Categories
Art & Design Journal

Foiled Again

The Tree of Life
Pieces from the pen and ink on etching paper composition called “The Life Tree”, by Miguel Arboleda, 1992

It’s the morning of the 26th and I’ve been up all night, unable to sleep. After lying in the dark listening to the voices in my head I finally decided to just get up and battle the demons with the light of my desk lamp and the reach of the computer screen, where at least I can talk back. I was hoping to get through this holiday season with some measure of stillness in my heart, but I guess the holidays always shake loose some of the frayed ends.

Aside from the usual wrestling with relationships, one particular incident from the last three weeks kept surfacing: the exchange I had with someone who had been in charge of an art exhibition I did 12 years ago, but whom I hadn’t heard from since the exhibition. Suddenly, out of the blue, he contacted me three weeks ago, informing me of the final showing of my pieces that I had left at the hosting hall, a reception for all the artists, and the upcoming auction of my artwork. I was furious; though I had left the artwork there, I had never been informed about the necessity to remove them or they would become the property of the art house. Now they were going to be sold, for money, even though they had never been purchased from me or even approved for ownership.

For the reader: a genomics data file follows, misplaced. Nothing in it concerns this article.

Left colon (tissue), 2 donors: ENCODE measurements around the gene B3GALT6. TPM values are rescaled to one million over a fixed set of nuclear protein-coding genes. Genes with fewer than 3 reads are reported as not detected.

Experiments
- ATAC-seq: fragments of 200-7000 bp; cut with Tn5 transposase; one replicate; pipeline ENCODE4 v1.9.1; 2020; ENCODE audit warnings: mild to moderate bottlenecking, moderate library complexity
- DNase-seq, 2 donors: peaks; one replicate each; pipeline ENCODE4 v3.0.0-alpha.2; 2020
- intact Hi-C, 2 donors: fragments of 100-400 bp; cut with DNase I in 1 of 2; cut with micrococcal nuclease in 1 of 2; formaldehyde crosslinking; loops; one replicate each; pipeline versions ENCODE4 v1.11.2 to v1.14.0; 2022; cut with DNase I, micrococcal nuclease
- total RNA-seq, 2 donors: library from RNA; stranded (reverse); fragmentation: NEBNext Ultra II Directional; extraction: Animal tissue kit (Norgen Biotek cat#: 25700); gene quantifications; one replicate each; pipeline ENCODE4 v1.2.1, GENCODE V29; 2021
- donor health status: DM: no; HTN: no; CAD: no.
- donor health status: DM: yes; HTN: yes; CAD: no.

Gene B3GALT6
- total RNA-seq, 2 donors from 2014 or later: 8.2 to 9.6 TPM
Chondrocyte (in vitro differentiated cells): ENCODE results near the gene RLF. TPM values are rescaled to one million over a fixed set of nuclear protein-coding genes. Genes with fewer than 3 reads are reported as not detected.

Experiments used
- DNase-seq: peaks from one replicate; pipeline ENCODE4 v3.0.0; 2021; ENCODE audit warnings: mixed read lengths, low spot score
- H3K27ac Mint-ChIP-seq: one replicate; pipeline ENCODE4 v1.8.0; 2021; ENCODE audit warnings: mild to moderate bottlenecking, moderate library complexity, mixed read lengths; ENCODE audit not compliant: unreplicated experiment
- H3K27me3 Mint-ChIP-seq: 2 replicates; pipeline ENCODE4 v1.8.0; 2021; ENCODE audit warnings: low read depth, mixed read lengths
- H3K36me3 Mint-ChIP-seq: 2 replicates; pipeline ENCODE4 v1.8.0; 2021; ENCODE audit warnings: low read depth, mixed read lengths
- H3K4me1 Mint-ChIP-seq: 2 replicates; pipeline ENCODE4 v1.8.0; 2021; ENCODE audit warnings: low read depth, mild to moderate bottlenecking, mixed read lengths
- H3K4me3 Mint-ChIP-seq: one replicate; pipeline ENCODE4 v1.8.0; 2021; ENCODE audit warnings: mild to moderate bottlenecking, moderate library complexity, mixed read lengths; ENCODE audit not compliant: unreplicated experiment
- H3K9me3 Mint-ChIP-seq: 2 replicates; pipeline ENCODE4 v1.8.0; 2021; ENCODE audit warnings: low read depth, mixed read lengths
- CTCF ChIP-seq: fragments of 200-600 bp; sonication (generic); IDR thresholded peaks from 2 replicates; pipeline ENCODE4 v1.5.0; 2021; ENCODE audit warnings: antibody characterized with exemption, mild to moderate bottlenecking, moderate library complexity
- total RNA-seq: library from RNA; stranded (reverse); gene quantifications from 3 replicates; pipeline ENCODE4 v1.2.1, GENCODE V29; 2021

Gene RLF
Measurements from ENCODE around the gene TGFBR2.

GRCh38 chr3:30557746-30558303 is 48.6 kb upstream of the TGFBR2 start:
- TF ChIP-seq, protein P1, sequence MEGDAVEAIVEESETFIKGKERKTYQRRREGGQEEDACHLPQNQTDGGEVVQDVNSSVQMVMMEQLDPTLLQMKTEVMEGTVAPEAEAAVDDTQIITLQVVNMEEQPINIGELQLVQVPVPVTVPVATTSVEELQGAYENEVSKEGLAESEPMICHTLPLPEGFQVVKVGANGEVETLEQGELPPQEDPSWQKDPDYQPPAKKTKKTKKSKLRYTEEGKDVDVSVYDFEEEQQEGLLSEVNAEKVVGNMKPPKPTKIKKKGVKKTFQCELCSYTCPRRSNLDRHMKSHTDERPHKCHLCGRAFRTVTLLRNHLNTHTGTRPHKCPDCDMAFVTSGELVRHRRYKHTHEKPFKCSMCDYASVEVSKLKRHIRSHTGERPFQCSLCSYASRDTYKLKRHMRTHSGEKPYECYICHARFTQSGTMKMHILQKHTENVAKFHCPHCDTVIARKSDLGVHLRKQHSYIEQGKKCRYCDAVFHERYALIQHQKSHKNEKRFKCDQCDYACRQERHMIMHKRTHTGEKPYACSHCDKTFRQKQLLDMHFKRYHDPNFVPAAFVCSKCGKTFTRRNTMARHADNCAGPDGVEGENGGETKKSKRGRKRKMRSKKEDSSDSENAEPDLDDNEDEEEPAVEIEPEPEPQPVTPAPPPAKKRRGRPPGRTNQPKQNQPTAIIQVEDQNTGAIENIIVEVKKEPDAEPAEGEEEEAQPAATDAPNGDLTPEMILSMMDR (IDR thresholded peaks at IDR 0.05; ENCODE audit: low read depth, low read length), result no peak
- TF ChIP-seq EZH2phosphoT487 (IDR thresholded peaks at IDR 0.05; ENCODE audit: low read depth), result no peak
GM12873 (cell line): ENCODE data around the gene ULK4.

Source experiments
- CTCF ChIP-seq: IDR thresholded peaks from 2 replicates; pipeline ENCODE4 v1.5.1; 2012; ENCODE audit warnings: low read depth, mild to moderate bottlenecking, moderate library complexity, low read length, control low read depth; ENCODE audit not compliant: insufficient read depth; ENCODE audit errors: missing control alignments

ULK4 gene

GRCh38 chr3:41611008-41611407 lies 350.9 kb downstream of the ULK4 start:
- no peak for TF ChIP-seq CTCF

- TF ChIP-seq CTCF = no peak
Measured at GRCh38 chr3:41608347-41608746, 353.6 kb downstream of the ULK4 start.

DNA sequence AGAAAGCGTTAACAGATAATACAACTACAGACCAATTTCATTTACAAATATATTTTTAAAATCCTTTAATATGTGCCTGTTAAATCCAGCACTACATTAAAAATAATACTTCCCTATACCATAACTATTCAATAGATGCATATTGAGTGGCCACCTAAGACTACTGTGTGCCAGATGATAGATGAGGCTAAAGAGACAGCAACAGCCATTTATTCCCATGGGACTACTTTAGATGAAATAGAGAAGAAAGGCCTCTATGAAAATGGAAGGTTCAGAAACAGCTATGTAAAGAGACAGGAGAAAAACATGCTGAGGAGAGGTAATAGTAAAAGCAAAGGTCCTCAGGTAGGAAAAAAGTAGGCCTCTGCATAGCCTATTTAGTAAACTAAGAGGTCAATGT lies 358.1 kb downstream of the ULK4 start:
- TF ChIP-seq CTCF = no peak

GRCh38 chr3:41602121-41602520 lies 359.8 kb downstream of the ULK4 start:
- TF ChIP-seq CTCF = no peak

I wrote to the guy in charge and told him that I would not allow my artwork to be sold. He sent back this (excerpt) note:

“Regarding the images called life-tree I have to inform you that they are
the property of the OAG. One of my request 11 years ago was to clean them
out of the OAG, you and also A. did not responded to that request, later
they have been technically disposed.

“Regarding collections, internationally their is no need to inform artist if
you have an in-house show, the OAG exhibition space is the property of the
OAG and we can present our collection whenever we like.

“Don’t waste time, be happy that we did not destroyed your work, and I hope
to see you at the auction on the 16th of March 2005 at the OAG.”

I would understand if I had been contacted about the possibility of clearing the artwork out, but since I had never received any notice from him I don’t see how, legally, he can claim that my artwork belongs to the art house. What makes me even more angry is that the whole art exhibition was not an officially sponsored event; it was just a friendly showing between the man in question and another friend. He had offered the space for free.

I don’t know. Maybe I’m a buffoon for letting myself get duped two times in one year, but I’m tired of feeling helpless while work that I did gets used for profit by others. Then again, since the work was hurriedly done in the first place and I wasn’t very happy with it, maybe if I did the entire composition again, but this time with more detail and care, I might come out of the whole disappointment in so-called “friends” with a feeling of accomplishment.

Would any artists are there have any legal advice on this?

So ironic… the art piece is about the destruction of the earth and about the loneliness of human beings in their commercialized world. Seems no one ever gets the point.

Categories
Art & Design Art of Living Musings